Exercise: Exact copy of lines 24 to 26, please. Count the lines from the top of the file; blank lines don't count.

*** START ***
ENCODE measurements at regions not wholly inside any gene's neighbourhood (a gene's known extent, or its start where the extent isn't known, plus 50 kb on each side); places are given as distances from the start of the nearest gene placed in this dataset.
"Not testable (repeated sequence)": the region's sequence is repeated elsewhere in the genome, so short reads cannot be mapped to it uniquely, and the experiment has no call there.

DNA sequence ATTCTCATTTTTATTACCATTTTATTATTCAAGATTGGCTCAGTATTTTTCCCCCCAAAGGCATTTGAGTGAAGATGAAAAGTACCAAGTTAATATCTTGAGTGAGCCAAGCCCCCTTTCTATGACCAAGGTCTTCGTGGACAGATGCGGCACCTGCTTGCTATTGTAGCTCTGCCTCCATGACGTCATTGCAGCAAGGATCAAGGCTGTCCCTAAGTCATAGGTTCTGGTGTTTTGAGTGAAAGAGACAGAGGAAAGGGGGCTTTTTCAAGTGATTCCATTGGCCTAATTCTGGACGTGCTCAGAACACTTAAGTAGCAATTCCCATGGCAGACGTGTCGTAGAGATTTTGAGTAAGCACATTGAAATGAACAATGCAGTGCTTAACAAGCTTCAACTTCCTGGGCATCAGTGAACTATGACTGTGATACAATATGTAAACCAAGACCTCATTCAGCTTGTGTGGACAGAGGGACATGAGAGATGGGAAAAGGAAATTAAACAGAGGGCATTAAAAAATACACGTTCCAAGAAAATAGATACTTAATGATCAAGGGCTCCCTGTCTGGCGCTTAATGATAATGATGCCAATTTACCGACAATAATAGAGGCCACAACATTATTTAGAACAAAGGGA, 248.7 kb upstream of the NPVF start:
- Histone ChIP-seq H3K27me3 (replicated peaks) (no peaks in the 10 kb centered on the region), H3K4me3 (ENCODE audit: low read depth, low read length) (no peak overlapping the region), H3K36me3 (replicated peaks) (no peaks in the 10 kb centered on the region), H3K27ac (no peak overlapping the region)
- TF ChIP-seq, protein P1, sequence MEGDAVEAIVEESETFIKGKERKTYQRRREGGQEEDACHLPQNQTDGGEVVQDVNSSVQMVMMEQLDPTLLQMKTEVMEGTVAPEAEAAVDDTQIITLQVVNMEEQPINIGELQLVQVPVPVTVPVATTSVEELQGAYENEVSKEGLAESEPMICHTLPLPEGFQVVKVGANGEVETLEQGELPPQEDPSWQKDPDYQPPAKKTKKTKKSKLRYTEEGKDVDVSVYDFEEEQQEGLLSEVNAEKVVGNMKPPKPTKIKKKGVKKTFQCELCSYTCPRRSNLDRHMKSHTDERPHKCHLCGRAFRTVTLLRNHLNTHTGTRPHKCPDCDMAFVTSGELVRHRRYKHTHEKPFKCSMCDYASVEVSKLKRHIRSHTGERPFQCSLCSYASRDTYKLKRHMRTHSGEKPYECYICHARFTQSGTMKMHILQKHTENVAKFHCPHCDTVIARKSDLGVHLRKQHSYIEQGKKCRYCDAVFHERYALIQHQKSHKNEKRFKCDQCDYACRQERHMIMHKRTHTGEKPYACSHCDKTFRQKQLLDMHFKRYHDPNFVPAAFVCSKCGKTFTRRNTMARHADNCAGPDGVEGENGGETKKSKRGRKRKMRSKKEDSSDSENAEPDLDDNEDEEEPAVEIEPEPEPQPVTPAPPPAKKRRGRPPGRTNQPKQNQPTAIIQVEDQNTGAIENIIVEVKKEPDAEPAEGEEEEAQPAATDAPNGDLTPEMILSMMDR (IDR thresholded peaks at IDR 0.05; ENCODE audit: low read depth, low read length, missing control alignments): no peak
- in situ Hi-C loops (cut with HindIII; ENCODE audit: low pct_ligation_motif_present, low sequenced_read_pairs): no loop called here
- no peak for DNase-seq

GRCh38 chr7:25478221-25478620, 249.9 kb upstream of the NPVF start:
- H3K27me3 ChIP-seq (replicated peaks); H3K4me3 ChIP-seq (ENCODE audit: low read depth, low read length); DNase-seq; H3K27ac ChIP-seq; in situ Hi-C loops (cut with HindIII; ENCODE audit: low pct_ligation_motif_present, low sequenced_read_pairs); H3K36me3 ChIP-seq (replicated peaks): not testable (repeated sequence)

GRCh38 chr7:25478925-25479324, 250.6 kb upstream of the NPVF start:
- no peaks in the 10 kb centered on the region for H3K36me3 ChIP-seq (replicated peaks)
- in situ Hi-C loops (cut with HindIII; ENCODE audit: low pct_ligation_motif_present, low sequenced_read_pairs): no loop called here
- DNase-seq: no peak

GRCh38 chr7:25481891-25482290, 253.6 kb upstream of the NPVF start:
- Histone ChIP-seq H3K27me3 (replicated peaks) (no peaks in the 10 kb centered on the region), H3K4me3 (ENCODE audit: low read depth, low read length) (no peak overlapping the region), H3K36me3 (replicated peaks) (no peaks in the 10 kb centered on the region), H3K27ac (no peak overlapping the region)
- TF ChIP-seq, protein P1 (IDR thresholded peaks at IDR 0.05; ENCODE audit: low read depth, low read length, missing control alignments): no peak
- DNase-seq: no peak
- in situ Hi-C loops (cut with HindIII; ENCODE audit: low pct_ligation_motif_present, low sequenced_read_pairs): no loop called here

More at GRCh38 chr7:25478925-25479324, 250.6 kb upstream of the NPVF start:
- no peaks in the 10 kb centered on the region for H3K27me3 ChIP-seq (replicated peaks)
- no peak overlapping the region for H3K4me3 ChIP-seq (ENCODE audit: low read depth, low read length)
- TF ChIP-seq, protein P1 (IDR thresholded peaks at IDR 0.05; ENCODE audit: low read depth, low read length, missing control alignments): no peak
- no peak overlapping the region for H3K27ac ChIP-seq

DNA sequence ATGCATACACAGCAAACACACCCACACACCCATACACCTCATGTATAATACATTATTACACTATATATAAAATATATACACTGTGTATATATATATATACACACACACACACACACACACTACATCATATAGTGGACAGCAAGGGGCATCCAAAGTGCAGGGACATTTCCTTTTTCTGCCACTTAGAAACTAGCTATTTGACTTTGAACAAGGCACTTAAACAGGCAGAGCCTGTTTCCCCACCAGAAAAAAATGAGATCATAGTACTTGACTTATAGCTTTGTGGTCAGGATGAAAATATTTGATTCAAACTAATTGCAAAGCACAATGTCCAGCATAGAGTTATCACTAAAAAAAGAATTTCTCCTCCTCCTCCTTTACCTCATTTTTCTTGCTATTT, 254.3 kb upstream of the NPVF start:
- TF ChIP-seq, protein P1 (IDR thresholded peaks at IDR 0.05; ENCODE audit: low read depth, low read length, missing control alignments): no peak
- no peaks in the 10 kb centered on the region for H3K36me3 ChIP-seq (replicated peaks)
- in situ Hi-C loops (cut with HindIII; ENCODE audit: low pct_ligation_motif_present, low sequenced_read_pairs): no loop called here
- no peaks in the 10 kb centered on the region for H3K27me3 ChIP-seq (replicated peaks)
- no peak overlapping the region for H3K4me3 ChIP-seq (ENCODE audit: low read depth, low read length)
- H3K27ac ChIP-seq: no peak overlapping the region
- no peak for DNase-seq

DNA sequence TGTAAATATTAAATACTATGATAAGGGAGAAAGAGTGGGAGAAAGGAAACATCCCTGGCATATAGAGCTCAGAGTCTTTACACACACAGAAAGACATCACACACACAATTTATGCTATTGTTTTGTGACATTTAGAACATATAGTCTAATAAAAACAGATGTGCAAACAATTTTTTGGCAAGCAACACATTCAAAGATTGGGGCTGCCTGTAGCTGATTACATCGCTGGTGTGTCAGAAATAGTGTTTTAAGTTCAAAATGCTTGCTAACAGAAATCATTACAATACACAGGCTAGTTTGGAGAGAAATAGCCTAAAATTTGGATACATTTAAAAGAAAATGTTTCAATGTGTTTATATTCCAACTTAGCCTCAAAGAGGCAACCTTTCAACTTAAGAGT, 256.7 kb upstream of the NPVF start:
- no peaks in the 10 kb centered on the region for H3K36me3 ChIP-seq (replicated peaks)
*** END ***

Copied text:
DNA sequence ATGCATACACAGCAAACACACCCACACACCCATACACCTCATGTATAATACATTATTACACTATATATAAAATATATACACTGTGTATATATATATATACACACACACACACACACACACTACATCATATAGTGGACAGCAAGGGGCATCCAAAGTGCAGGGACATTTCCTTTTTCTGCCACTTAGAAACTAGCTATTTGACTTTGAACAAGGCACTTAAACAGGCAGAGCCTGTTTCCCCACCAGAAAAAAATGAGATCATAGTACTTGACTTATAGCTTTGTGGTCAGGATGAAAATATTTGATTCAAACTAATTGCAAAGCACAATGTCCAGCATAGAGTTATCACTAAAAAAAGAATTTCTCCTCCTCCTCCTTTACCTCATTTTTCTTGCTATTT, 254.3 kb upstream of the NPVF start:
- TF ChIP-seq, protein P1 (IDR thresholded peaks at IDR 0.05; ENCODE audit: low read depth, low read length, missing control alignments): no peak
- no peaks in the 10 kb centered on the region for H3K36me3 ChIP-seq (replicated peaks)